I occasionally see this bumper sticker: “War is not the answer.”
I always think to myself, “Well, it depends on the question, doesn’t it?” I mean, if I ask “What is a good thing to do around a campfire,” then obviously “war” is not the answer. But if I ask, “How do we stop the Nazis?” I doubt that holding hands and singing Kumbaya is the answer, either.
Christians are tasked with “turning the other cheek” and forgiving those who persecute them. From the cross, Jesus said, “Father forgive them, for they know not what they do.” (Luke 23:34) When the first Christian martyr, Steven, was stoned to death, he said the same thing regarding those who were killing him: “Lord, do not hold this sin against them.” (Acts 7:60).
Jesus warned his disciples on more than one occasion “you will be handed over to be persecuted and put to death.”(Matthew 24:9) And, “When you are persecuted in one place, flee to another.” (Matthew 10:23). Later, after the resurrection, members of the early church found themselves suffering persecution and did as Jesus encouraged them to do when faced with it: they ran away (Acts 8:1, 11:19).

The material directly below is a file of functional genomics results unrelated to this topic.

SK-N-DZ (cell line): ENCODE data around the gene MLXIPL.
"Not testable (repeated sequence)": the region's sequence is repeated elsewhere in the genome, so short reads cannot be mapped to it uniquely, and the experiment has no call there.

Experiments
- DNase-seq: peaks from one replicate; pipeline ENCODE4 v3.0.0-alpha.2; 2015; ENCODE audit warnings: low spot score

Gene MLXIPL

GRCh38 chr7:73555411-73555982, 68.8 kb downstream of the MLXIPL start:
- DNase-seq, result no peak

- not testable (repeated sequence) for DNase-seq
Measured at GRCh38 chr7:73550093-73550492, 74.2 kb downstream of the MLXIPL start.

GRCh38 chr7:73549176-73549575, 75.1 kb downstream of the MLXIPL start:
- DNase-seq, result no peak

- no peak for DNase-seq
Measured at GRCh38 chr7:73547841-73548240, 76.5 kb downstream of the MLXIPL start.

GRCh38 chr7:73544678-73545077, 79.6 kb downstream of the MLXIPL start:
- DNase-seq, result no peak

Christians face martyrdom only when they are unsuccessful in getting away. They are never encouraged to seek it out.
So a question: should Christians believe that war is never the answer? When ISIS murders twenty-one Christians by decapitating them, should Christians simply mourn the deaths and remember their families in prayer? Should they only offer aid and condolences when possible, and simply continue trying to run away? Should they discourage military action against ISIS and other extremists?
Many Christians would say yes. They would argue that pacifism is the only proper response.
But I do not agree.
So how can I even call myself a Christian, then?
How can I, as a Christian, embrace both “turning the other cheek” and arguing for war? Jesus’ words of Matthew’s Gospel seem rather clear and don’t seem to leave any space for violence:
“You have heard that it was said, ‘Eye for eye, and tooth for tooth.’ But I tell you, Do not resist an evil person. If someone strikes you on the right cheek, turn to him the other also. And if someone wants to sue you and take your tunic, let him have your cloak as well. If someone forces you to go one mile, go with him two miles. Give to the one who asks you, and do not turn away from the one who wants to borrow from you.